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April 2011

Hickory Museum of Art in Hickory, NC, Offers Works by Bob Trotman

The Hickory Museum of Art in Hickory, NC, will present the exhibit, Bob Trotman: Inverted Utopias, on view in the Coe Gallery, from Apr. 23 through June 26, 2011.

The exhibit, first presented at the NC Museum of Art in Raleigh, NC, features key works from the past decade by Trotman, a significant and widely known North Carolina artist who describes his figurative sculptures as an “off-balance hybrid” of influences that include Norman Rockwell, among other artists. Accompanied by an illustrated catalogue, Inverted Utopias includes loans from the artist, private collections, and museums, along with an existing work in the NCMA’s permanent collection.

A native of North Carolina, Trotman began his artistic career as a furniture maker, gradually moving away from crafting functional objects to creating sculpture with a human presence. Inspired by a wide range of sources, including ship figureheads, 19th-century storefront wooden effigies, and Gothic religious sculptures, Trotman’s figurative works evolved out of his earlier anthropomorphic furniture. His painted, stained, and carved wood sculptures often depict anonymous people who appear to be in various states of change or flux, both physically and emotionally. The figures are simultaneously humorous and disquieting. Dressed in suits and ties or ladylike dresses, they are portrayed upside down with their legs waving in the air, poised on the brink of jumping or leaping, or sinking into the floor as if it were made of quicksand.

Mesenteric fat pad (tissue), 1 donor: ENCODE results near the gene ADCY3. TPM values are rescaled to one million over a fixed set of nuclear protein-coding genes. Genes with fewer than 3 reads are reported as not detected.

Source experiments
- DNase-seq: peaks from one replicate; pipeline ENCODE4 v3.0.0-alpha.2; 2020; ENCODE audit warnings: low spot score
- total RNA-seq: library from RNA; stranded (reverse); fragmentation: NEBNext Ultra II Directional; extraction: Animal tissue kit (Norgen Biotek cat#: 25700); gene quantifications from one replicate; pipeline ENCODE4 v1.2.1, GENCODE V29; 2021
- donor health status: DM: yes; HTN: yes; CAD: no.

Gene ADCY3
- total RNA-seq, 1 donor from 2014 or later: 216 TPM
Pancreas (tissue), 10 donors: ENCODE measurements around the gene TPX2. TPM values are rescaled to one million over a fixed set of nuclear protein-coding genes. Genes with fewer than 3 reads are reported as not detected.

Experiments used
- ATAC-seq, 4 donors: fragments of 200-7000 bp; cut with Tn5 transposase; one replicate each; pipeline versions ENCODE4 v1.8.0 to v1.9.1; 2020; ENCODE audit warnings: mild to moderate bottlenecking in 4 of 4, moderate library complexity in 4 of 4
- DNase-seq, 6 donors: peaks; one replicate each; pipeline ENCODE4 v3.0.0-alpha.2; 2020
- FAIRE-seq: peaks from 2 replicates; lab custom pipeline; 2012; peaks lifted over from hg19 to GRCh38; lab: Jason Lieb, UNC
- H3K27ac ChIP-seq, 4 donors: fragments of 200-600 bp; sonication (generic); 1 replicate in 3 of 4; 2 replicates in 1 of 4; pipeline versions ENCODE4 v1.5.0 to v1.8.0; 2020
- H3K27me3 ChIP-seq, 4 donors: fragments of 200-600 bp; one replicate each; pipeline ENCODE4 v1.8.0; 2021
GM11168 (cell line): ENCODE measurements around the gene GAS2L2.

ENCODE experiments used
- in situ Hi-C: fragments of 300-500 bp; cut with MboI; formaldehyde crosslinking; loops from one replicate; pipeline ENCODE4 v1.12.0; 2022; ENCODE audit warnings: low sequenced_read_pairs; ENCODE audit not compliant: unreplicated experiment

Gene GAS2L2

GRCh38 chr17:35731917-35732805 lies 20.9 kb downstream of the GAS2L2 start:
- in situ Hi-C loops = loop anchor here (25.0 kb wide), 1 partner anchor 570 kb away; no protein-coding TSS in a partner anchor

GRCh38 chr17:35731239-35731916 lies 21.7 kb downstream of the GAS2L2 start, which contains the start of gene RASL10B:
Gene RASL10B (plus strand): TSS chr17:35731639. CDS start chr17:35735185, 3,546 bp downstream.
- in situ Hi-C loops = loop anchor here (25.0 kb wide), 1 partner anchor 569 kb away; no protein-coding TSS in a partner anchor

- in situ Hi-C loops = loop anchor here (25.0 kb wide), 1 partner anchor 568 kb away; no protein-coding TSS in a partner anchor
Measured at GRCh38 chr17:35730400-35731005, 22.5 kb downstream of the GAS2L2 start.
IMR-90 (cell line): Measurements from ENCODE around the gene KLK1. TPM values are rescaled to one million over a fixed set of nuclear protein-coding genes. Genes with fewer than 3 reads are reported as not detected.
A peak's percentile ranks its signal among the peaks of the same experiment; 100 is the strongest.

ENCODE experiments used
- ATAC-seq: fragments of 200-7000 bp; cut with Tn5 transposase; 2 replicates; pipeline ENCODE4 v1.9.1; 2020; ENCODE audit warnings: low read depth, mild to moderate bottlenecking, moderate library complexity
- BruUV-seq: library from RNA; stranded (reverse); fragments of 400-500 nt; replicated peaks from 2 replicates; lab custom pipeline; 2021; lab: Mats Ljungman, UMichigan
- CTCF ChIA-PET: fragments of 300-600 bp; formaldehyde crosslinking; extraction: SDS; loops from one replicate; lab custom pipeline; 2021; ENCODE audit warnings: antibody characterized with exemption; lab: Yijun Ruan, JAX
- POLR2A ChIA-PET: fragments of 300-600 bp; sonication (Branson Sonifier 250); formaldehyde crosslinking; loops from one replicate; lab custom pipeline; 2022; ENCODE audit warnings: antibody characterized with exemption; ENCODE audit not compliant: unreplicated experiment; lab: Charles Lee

Trotman’s portraits of “model citizens” are infused with enigmatic narratives that lie beneath their carved surfaces, and their startling poses give a whole new meaning to the term body language. “I’m sure we can all call to mind the idealized, utopian version of American life as offered by Norman Rockwell in the pages of the Saturday Evening Post,” Trotman says. “With my wooden figures, I’m making an inverted version of that picture, a dystopian America, where ambiguity replaces certainty.”

Organized by the North Carolina Museum of Art. Support is provided by The Windgate Charitable Foundation. This exhibition is also made possible, in part, by the North Carolina Department of Cultural Resources and the North Carolina Museum of Art Foundation, Inc.

For further information check our NC Institutional Gallery listings, call the Museum at 828/327-8576 or visit (

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